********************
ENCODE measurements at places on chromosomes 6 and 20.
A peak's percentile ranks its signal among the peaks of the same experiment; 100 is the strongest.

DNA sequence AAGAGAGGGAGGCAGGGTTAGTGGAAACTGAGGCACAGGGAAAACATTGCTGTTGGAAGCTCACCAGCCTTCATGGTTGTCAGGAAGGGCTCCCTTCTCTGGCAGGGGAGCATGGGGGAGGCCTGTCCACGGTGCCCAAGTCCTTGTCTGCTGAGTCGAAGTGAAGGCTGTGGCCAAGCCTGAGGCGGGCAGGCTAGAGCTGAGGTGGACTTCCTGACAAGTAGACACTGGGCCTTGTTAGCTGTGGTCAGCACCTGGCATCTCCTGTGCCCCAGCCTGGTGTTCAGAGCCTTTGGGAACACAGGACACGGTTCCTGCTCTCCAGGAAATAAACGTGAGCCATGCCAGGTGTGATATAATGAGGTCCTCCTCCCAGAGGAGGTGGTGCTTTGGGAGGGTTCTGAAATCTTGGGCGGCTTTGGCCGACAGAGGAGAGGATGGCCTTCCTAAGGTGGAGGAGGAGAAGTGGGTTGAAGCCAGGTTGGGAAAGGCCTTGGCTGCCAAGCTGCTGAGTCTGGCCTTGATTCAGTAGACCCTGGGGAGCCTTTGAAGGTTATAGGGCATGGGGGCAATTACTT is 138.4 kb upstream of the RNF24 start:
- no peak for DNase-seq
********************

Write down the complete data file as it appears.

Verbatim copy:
ENCODE measurements at places on chromosomes 6 and 20.
A peak's percentile ranks its signal among the peaks of the same experiment; 100 is the strongest.

DNA sequence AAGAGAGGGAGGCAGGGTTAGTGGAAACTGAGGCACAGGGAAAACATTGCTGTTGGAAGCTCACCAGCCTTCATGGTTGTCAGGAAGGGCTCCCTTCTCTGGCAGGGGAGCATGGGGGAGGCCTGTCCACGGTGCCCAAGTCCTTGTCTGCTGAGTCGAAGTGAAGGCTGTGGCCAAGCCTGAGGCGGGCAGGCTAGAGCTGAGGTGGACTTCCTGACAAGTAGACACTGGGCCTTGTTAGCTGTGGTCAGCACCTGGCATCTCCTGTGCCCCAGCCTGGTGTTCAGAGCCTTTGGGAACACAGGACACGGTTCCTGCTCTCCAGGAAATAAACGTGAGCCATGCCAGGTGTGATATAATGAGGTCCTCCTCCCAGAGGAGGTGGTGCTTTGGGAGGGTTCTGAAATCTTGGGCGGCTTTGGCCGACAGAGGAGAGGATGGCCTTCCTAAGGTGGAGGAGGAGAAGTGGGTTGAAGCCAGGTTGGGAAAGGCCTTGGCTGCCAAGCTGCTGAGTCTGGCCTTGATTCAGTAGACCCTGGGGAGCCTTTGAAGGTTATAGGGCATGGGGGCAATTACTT is 138.4 kb upstream of the RNF24 start:
- no peak for DNase-seq